OR WAIT null SECS
New detailed, longer-term findings were presented at the 2022 ARVO meeting.
Apellis Pharmaceuticals announced Monday the detailed, longer-term results from its phase 3 DERBY and OAKS studies of intravitreal pegcetacoplan for the treatment of geographic atrophy (GA) secondary to age-related macular degeneration (AMD).
Pegcetacoplan is a targeted C3 therapy that is designed to regulate excessive activation of the complement cascade, which is part of the body’s immune system and can lead to the onset/progression of serious diseases.
The new findings were presented earlier this week at the Association for Research in Vision and Ophthalmology (ARVO) annual meeting in Denver, Colorado, by author Roger Goldberg, MD, a vitreoretinal specialist at Bay Area Retina Associates.
Monthly and every-other-month pegcetacoplan showed a continuous and clinically meaningful reduction in the growth of both extrafoveal and foveal lesions at month 18, according to an analysis.
The reported results support earlier phase 3 18-month findings that Apellis released in March.
A longer-term analysis of the primary endpoint found that pegcetacoplan continued to exhibit a strong reduction in GA lesion growth in patients with extrafoveal lesions and an improved effect in patients with foveal lesions when compared to pooled sham at month 18 (all p values are nominal), the company reported.
Additional reported findings include:
Pegcetacoplan reduced extrafoveal GA lesion growth in OAKS by 33% (p<0.0001) and 17% (p=0.0422) with both monthly and every-other-month treatment, respectively, and in DERBY by 17% (p=0.0606) and 23% (p=0.0075), respectively.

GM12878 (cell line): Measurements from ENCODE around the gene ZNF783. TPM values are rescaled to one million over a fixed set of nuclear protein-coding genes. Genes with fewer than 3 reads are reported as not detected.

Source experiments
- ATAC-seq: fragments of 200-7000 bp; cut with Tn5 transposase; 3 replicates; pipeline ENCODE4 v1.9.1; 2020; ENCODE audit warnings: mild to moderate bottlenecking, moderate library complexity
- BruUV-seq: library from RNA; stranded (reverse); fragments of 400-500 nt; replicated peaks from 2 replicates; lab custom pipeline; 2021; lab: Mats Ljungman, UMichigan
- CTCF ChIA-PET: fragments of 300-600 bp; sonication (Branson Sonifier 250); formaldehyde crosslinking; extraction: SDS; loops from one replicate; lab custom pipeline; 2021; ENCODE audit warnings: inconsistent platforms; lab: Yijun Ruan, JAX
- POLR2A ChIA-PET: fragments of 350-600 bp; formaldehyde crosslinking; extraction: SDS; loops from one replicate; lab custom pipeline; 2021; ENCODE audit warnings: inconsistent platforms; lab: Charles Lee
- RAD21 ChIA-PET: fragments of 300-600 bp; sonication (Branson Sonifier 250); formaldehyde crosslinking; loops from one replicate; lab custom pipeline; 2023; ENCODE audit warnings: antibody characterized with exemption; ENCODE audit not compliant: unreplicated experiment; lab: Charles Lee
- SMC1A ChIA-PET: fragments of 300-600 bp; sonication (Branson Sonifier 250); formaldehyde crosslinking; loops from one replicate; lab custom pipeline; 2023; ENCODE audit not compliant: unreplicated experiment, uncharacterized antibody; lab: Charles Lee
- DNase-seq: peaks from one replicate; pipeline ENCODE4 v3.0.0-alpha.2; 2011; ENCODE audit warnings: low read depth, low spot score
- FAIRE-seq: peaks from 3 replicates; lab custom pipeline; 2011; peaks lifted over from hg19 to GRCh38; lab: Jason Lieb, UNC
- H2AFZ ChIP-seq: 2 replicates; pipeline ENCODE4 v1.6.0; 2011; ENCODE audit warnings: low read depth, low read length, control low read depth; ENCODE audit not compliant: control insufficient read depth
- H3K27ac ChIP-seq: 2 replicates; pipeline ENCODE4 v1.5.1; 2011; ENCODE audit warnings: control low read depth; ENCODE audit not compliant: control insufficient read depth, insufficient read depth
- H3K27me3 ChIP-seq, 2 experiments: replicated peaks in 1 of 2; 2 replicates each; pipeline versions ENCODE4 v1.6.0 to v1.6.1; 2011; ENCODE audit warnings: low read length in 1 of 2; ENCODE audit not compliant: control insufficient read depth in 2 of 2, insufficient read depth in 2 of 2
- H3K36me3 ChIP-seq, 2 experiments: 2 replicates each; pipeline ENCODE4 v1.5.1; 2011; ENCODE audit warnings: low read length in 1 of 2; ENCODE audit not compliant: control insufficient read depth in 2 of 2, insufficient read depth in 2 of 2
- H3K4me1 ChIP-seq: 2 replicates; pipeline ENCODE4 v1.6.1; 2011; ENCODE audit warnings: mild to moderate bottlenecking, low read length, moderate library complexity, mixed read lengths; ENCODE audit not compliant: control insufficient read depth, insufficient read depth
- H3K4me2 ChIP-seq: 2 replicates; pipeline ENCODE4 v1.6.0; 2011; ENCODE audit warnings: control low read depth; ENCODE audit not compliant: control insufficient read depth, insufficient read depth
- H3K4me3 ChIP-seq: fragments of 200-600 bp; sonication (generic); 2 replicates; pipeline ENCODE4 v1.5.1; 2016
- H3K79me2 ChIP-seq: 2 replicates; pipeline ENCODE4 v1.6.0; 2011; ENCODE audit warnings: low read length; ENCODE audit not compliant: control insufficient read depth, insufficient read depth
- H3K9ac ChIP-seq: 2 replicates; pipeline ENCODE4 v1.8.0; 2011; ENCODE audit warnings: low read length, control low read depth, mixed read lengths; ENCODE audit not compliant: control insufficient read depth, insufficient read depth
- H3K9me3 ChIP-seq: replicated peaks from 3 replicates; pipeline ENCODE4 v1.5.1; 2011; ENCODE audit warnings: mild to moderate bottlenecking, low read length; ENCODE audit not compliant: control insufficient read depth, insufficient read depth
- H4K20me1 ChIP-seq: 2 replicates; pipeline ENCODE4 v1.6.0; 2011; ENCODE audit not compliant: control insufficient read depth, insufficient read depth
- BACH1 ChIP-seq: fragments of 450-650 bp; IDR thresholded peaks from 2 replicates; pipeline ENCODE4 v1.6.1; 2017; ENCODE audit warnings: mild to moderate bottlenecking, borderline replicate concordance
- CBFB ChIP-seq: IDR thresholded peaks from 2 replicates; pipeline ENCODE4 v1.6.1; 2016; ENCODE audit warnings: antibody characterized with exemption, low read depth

Pegcetacoplan reduced foveal GA lesion growth in OAKS by 18% (p=0.0105) and 19% (p=0.0020) with both monthly and every-other-month treatment, respectively, and in DERBY by 9% (p=0.2015) and 4% (p=0.5538), respectively.
In the combined studies, pegcetacoplan reduced extrafoveal GA lesion growth by 26% (p<0.0001) and 21% (p=0.0006) with both monthly and every-other-month treatment, respectively, and reduced foveal lesion growth by 13% (p=0.0070) and 13% (p=0.0069), respectively.
Goldberg stated that he is encouraged by the findings that show pegcetacoplan continuously reduced lesion growth over time in patients who are representative of the real-world GA population.
“These results support that we are on the brink of the first potential treatment for patients living with this relentless, progressive, and irreversible disease,” he said in a release.
At month 18, pegcetacoplan was found to continually demonstrate a favorable safety profile that was consistent with safety rates at 12 months as well as longer-term exposure to intravitreal injections, the company reported. Additionally, the combined rate of new -onset exudations at month 18 was 9.5% in the pegcetacoplan monthly, 6.2% in the every-other-month, and 2.9% in the sham groups.
The company also reported that rates of infectious endophthalmitis and intraocular inflammation continue to be consistent with other reported studies of intravitreal therapies.
Pegcetacoplan was previously granted a Fast Track designation by the US FDA for the treatment in GA.
The new data findings will be included in the New Drug Application (NDA) planned for submission to the FDA in the 2nd quarter of this year, Apellis reports.